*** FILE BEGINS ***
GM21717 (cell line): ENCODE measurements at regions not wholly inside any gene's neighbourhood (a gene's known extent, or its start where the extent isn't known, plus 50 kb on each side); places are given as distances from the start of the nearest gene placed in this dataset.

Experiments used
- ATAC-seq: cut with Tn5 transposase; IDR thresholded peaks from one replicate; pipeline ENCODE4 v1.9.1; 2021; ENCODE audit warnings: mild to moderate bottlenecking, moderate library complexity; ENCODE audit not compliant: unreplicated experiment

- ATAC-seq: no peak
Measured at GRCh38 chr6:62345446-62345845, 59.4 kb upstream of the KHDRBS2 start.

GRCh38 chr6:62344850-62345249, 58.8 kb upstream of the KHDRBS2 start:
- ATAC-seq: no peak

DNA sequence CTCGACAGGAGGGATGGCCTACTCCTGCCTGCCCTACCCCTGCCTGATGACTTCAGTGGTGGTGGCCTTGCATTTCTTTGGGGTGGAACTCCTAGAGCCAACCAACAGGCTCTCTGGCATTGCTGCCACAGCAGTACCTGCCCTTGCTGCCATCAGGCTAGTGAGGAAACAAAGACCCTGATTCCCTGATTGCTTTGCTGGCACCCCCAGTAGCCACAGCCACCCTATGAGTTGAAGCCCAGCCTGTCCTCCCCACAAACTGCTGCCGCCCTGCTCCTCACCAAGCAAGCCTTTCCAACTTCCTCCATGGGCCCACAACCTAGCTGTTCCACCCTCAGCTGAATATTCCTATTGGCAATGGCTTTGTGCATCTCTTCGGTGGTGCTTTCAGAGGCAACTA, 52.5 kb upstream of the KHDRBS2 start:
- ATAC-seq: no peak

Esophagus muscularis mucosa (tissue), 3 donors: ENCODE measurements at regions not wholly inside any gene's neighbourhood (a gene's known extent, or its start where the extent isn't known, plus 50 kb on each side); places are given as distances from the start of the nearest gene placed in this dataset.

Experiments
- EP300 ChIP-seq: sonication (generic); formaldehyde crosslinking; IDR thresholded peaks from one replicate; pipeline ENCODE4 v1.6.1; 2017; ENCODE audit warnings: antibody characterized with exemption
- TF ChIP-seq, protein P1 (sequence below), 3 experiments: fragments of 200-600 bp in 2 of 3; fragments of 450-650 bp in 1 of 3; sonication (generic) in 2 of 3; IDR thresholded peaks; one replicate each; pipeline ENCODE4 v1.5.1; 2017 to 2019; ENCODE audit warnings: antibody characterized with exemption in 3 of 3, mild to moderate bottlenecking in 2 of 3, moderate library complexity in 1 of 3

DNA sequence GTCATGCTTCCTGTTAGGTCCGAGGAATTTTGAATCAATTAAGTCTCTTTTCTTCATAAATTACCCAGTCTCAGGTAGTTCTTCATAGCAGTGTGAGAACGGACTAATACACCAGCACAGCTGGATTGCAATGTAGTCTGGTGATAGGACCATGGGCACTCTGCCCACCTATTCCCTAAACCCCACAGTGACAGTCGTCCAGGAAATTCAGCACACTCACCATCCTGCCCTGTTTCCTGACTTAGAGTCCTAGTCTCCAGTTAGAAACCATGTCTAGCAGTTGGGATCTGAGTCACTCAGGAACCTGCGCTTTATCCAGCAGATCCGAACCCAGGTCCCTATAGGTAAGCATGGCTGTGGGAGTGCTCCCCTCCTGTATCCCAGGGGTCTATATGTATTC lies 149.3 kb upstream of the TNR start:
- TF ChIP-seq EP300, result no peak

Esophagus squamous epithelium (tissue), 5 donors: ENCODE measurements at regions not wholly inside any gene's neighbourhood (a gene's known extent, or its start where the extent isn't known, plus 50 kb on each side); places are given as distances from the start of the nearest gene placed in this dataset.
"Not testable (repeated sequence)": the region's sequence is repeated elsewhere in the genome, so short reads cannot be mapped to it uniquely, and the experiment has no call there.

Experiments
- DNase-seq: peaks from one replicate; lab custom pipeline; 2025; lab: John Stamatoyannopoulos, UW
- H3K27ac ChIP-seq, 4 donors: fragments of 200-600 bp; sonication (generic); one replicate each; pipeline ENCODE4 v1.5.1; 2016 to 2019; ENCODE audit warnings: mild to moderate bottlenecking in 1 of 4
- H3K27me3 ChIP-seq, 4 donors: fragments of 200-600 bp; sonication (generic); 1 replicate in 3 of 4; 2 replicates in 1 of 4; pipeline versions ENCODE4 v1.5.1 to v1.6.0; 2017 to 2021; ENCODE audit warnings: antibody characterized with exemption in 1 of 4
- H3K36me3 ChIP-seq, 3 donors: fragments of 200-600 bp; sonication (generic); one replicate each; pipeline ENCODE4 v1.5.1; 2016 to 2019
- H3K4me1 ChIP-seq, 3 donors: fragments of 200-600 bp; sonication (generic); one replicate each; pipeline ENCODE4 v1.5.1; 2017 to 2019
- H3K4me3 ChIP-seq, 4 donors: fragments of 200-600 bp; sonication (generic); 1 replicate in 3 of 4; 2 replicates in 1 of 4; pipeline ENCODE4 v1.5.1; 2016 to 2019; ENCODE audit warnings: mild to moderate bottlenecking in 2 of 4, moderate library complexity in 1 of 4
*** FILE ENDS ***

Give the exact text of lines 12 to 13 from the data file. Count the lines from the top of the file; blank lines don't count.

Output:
- EP300 ChIP-seq: sonication (generic); formaldehyde crosslinking; IDR thresholded peaks from one replicate; pipeline ENCODE4 v1.6.1; 2017; ENCODE audit warnings: antibody characterized with exemption
- TF ChIP-seq, protein P1 (sequence below), 3 experiments: fragments of 200-600 bp in 2 of 3; fragments of 450-650 bp in 1 of 3; sonication (generic) in 2 of 3; IDR thresholded peaks; one replicate each; pipeline ENCODE4 v1.5.1; 2017 to 2019; ENCODE audit warnings: antibody characterized with exemption in 3 of 3, mild to moderate bottlenecking in 2 of 3, moderate library complexity in 1 of 3